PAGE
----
But do not overlook this one fact, beloved, that with the Lord one day is as a thousand years, and a thousand years as one day. The Lord is not slow to fulfill his promise as some count slowness, but is patient toward you, not wishing that any should perish, but that all should reach repentance.”

The first thing we notice is that the subject of the passage is not salvation but the second coming of Christ. Peter is explaining the reason for the delay in Christ’s second coming. He is still coming and will come unexpectedly, like a thief in the night (v. 10).

The second thing to notice is that the verse in question (v. 9) speaks of the will of God. “God is not willing” for something to happen.

Theologians have long recognized that there are three ways in which the will of God is spoken of in Scripture.

There is what is called the Sovereign Decretive Will. This refers to the will by which God brings to pass whatsoever He decrees. This is something that ALWAYS happens. Nothing can thwart this will. (Isa. 46:10, 11).This will is also known as the secret will of God because it is hidden to us until it comes to pass in the course of time.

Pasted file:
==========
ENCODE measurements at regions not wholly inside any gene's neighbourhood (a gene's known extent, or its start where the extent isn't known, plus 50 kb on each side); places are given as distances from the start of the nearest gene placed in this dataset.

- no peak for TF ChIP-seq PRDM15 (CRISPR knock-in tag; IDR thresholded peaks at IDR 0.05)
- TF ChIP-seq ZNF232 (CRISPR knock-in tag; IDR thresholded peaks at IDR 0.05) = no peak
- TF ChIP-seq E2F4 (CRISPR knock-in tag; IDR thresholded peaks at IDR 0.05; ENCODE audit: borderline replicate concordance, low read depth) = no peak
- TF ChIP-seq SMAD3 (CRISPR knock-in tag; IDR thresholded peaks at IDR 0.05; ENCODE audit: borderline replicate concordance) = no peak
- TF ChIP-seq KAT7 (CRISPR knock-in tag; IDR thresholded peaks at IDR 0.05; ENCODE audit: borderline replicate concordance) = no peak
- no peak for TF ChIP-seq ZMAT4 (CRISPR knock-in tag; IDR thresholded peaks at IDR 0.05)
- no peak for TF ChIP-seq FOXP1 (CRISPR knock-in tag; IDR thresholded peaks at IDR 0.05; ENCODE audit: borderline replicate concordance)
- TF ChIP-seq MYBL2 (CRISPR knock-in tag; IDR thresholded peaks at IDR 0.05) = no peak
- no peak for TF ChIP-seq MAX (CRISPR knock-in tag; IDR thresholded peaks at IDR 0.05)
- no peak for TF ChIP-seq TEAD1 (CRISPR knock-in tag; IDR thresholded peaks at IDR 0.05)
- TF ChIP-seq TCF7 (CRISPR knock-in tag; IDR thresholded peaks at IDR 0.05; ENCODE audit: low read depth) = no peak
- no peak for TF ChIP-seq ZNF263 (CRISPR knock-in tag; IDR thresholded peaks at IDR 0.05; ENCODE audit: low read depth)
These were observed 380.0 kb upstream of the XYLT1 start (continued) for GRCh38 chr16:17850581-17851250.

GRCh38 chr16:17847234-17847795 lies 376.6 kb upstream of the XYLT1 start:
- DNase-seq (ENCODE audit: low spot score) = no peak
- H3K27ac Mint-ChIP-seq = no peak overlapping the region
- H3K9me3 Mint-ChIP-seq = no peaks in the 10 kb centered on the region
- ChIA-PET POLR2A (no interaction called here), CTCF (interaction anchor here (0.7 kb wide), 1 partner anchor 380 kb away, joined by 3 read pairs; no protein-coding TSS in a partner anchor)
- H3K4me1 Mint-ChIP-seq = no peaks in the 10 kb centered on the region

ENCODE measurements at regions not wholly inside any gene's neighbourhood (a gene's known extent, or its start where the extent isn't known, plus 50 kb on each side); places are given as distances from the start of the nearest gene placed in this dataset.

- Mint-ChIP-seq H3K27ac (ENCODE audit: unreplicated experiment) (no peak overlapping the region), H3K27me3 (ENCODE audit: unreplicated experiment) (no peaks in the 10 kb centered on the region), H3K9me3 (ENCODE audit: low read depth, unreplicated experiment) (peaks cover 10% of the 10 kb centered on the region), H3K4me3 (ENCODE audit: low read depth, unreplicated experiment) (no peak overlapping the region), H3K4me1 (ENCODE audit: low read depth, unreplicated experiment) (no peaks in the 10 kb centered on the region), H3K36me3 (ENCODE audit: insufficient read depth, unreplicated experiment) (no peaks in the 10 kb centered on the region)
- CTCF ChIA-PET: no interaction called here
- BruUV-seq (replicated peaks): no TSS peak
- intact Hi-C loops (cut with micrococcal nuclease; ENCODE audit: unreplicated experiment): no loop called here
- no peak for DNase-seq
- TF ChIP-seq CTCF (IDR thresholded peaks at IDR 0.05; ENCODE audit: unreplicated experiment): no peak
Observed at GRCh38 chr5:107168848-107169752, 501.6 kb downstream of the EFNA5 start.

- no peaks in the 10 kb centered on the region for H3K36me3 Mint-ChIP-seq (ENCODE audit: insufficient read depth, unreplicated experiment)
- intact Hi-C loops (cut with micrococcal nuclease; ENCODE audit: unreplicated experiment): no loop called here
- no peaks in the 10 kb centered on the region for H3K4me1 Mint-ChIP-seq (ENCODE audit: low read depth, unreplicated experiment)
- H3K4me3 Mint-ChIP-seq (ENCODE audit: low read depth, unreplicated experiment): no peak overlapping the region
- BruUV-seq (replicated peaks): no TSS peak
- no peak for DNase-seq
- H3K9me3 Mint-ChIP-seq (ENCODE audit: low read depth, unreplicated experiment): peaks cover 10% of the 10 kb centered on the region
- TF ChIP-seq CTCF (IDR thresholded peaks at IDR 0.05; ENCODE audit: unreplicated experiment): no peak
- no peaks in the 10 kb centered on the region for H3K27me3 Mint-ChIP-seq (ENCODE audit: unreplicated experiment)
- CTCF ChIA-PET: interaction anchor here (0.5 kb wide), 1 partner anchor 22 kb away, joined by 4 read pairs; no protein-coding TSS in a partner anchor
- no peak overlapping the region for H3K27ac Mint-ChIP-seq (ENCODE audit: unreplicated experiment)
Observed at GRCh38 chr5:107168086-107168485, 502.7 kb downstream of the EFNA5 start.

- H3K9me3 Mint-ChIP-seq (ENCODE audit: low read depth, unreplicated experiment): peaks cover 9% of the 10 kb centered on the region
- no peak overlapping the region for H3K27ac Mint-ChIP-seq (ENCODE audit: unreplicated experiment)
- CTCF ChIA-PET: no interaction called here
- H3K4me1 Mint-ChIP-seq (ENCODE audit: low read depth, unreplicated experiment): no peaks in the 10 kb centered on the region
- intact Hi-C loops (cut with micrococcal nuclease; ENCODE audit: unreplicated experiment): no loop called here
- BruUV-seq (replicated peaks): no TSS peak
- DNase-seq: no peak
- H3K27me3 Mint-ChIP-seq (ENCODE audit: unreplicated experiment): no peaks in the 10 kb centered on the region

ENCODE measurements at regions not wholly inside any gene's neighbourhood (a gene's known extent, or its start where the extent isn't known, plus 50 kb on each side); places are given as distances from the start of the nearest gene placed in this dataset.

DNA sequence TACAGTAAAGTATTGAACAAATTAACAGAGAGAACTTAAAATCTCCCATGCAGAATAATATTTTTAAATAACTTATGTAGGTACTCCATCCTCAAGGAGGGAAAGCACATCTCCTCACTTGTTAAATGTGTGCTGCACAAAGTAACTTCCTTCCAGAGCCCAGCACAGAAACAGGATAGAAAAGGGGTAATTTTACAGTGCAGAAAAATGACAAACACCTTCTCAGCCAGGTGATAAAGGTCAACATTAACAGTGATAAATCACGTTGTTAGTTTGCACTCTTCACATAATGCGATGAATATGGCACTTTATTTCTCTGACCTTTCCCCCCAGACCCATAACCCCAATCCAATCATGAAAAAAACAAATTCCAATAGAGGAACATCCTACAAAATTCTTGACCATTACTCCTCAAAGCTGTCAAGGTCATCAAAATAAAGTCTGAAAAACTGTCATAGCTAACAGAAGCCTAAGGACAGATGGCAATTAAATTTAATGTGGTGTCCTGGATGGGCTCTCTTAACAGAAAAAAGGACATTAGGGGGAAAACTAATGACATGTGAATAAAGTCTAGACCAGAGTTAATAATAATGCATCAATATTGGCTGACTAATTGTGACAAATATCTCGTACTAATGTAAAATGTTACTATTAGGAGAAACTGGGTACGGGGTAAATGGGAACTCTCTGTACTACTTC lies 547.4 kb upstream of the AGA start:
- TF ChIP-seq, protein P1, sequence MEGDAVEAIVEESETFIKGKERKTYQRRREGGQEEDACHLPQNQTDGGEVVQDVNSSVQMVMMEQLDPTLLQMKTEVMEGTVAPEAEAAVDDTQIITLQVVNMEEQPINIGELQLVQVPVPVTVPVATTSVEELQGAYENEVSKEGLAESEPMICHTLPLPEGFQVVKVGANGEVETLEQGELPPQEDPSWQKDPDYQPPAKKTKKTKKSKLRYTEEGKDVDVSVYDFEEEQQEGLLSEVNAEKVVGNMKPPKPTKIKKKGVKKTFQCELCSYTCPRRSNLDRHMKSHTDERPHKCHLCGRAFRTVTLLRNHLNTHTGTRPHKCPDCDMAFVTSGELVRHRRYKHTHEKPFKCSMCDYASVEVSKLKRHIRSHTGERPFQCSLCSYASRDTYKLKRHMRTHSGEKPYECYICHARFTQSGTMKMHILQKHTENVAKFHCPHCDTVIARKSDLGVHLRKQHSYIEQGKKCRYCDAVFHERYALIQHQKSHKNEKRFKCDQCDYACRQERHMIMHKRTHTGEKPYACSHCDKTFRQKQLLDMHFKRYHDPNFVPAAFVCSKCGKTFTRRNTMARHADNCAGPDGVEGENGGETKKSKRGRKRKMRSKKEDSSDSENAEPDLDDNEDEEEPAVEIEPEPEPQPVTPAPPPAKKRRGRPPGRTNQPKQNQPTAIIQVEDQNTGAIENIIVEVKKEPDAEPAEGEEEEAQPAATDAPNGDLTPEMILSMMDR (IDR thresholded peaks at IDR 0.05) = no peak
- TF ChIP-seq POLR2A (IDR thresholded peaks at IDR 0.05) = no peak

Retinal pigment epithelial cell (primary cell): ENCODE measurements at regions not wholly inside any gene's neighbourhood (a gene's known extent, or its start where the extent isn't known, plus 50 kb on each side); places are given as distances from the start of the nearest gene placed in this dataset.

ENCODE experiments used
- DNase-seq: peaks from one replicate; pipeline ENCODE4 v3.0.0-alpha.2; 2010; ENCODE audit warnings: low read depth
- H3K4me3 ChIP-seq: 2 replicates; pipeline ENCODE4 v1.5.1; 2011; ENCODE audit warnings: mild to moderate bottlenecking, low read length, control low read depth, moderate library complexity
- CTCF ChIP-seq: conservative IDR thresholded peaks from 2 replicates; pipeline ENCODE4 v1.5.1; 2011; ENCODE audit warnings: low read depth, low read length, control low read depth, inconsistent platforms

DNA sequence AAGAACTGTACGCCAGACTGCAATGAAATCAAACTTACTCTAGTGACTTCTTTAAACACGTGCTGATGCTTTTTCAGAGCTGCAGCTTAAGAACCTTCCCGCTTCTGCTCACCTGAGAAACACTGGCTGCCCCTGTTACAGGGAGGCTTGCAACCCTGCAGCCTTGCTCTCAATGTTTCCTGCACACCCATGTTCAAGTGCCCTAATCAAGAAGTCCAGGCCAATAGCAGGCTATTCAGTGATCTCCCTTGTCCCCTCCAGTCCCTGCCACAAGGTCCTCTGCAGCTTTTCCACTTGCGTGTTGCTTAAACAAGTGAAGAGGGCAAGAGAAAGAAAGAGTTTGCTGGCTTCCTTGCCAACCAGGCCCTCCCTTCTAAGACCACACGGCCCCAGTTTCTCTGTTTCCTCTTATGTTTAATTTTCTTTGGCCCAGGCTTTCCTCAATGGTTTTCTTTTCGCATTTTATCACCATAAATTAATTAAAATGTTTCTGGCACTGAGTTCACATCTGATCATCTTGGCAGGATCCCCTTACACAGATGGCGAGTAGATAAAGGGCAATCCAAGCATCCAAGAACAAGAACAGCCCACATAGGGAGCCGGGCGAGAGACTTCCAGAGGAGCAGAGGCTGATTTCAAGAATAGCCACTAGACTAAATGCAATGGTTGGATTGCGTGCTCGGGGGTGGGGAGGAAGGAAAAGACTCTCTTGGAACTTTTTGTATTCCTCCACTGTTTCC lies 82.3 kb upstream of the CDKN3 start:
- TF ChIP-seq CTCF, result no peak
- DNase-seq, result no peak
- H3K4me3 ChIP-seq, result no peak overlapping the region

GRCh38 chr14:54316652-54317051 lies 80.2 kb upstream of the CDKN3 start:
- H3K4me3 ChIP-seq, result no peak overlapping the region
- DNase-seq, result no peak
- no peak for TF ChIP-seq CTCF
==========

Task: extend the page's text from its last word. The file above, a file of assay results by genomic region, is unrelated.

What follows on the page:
Secondly, there is the Preceptive Will of God. This is God’s will revealed in His law, commandments or precepts. As the course of human history reveals, people have the power to break these commandments and do so every day. It is important to state though that, although men have the power to break these precepts, they do not have the right to do so. His creatures are under obligation to obey all His commandments and will face His judgment for not doing so.

Thirdly, we have God’s Will of Disposition. Dr. R. C. Sproul states, This will describes God’s attitude. It defines what is pleasing to Him. For example, God takes no delight in the death of the wicked, yet He most surely wills or decrees the death of the wicked. God’s ultimate delight is in His own holiness and righteousness. When He judges the world, He delights in the vindication of His own righteousness and justice, yet He is not gleeful in a vindictive sense toward those who receive His judgment. God is pleased when we find our pleasure in obedience. He is sorely displeased when we are disobedient. (Essential Truths of the Christian Faith)

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December 14, 2013  |  Comments (3)   |  Permalink

The Baptism and Temptation of Jesus

Text: Matthew 3:

The Baptism of Jesus